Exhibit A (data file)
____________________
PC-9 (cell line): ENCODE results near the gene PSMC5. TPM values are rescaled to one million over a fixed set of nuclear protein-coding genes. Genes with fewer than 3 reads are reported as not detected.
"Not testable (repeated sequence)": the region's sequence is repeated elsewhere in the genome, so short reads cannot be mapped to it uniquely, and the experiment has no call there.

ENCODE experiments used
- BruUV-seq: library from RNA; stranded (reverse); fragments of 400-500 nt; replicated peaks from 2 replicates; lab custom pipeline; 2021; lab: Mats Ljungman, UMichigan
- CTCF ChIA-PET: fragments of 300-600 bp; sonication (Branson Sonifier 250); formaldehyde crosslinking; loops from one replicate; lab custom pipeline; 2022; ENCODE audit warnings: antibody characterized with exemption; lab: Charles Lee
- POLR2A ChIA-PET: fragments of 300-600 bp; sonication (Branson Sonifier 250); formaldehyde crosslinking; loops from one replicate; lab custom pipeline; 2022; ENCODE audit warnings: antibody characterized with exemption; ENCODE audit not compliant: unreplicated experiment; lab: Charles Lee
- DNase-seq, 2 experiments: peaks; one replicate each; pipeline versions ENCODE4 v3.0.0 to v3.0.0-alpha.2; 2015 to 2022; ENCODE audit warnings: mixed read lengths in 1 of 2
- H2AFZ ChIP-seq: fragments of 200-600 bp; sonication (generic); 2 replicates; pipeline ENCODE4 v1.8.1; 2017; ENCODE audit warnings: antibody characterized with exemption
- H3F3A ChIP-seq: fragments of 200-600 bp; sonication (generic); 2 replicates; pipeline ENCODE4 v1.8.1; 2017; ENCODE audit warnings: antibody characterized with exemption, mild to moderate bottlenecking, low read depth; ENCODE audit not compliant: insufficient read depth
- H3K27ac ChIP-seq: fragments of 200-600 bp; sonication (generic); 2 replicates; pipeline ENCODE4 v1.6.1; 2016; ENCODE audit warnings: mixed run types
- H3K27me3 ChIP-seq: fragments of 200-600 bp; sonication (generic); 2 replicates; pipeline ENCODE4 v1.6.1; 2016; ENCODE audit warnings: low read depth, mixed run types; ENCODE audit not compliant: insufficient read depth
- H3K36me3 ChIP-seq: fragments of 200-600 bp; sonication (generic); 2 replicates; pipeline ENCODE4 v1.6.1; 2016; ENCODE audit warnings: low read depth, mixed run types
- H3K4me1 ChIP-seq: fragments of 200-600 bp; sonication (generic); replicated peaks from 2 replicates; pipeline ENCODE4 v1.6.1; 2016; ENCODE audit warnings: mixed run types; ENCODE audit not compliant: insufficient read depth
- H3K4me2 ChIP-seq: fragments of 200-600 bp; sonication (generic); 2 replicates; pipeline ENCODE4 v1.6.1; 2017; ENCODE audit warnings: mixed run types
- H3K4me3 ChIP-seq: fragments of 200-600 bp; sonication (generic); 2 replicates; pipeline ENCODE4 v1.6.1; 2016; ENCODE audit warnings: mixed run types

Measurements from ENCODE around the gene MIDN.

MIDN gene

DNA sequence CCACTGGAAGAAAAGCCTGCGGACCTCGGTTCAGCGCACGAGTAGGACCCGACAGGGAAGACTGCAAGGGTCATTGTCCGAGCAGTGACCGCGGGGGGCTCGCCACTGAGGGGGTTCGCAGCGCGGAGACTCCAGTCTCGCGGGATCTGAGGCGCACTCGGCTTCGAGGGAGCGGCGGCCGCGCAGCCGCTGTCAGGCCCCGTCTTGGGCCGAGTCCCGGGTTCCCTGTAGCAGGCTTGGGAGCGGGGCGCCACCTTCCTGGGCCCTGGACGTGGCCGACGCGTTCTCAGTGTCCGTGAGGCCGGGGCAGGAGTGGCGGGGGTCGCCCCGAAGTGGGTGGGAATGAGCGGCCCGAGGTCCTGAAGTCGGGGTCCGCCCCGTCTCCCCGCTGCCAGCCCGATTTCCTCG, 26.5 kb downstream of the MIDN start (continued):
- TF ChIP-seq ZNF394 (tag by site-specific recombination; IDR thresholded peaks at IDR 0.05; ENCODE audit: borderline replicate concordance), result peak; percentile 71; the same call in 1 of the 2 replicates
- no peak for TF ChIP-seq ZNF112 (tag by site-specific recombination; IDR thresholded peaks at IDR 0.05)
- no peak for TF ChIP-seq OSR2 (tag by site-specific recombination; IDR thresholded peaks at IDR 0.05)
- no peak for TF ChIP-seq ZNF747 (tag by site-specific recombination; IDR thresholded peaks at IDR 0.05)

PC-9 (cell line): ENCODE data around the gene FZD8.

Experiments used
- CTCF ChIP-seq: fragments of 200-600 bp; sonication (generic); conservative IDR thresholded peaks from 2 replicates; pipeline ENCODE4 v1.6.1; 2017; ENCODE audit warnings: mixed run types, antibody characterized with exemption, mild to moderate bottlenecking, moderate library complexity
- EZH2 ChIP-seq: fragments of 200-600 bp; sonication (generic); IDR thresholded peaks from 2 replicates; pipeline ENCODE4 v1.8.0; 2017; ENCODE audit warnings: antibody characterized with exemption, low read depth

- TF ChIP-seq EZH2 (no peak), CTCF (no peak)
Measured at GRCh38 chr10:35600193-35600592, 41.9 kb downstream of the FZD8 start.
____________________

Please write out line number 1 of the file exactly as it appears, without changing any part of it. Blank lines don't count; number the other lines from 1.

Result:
PC-9 (cell line): ENCODE results near the gene PSMC5. TPM values are rescaled to one million over a fixed set of nuclear protein-coding genes. Genes with fewer than 3 reads are reported as not detected.